When Innovation Looks Back

Since the dawn of the digital revolution, workplace environments have adapted to new technologies and innovation. Now, in the search for the perfect, modern workplace, we may be regaining some of our touch by learning to embrace our past.

by Erika Templeton

American innovation is by its very nature opposed to turning around and looking over its shoulders, but sometimes it might do us a little good.

When online reputation and privacy management company Reputation.com needed to upgrade its office, it turned to Studio O+A, a San Francisco firm that has maintained Silicon Valley start-ups as clients since its practice began in 1991.

“People spend all day at the computer and in this digital world. You know, you’re working, you’re working, but there is no tangible proof of that work, and so there is this natural inclination to want to see and feel and build something,” says Denise Cherry, principal at Studio O+A and project lead for Reputation.com’s 30,000-square-foot headquarters in Redwood City, Calif. “We’ve taken a turn back. This idea of craft, this maker concept, is really prevalent in American design now, and I think that’s great.”

“The impulse is not exactly retro,” notes O+A’s project statement. “It’s more in the nature of bringing virtual enterprises back to earth.”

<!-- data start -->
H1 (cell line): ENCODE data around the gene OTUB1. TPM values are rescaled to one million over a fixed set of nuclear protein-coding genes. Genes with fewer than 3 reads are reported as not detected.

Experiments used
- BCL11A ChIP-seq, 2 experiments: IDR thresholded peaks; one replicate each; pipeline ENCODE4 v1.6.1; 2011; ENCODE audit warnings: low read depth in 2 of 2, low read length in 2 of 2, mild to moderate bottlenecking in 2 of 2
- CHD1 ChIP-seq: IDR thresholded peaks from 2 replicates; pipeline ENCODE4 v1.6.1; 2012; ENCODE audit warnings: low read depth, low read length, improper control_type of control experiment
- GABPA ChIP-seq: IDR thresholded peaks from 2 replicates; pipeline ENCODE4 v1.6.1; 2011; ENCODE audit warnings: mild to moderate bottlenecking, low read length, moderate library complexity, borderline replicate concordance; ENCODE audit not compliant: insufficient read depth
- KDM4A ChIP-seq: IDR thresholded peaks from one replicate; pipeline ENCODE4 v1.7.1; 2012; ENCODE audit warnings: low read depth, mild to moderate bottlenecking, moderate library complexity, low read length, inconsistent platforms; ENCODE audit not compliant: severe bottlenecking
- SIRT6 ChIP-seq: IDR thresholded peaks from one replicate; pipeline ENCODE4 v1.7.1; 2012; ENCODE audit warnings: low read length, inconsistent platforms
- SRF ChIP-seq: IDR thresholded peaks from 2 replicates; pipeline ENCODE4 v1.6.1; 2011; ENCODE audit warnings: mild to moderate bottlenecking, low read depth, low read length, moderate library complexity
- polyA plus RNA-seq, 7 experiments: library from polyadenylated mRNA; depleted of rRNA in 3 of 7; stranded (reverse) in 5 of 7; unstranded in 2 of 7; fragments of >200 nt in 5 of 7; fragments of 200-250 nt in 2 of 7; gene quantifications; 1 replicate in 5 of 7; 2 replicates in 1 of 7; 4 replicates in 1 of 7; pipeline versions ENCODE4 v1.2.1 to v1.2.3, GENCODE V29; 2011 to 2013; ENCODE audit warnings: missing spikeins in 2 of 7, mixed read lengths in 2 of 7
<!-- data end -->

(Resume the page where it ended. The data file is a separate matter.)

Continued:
Additional inspiration came from conversations with Michael Fertik, CEO of Reputation.com, who insists that the fight against our digital pasts can be brought down to a science.

“What they do is very serious work and it is technology-based, but they think of themselves first as researchers and scientists and mathematicians before they think of themselves as engineers, so that was really a pivotal discussion for us,” says Cherry.

With that in mind, the O+A team quickly centered on Thomas Edison’s laboratory in Menlo Park, N.J. as a point of inspiration for their design. Here, in the space where he invented the phonograph and the light bulb, Edison had combined “the stark infrastructures of 19th century science with traditional wooden construction and wood furniture of the period,” into what Cherry and her team call “a prototype for the modern R&D facility.”

A quick stroll around Reputation.com reveals custom cast iron desks and conference table bases, reclaimed wood, exposed ceilings and industrial uni-strut framing.

Panels of pegboard, corkboard and whiteboard appear throughout the space, making every surface a work zone (spontaneous formula development) or a play zone (impromptu birthday greetings).

“Our office is set up like a race track. I can literally just go jogging around the office and talk to the people that I need. I don’t have to go knock on doors,” says Loren Lachner, program manager at Reputation.com. “I think that’s my favorite part about it, that the teams are just so out in the open.”

Edison would be proud. He was as adamant about hard work as he was about hard play. As John P. Keegan, president of the Edison Preservation Foundation explains in his forward to Blaine McCormick’s book, At Work With Edison, modern workers “are rediscovering and applying his great lessons: spurring innovation through play (just another word for trial and error) and breaking down constricting structures of conformity, standardization and efficiency.”


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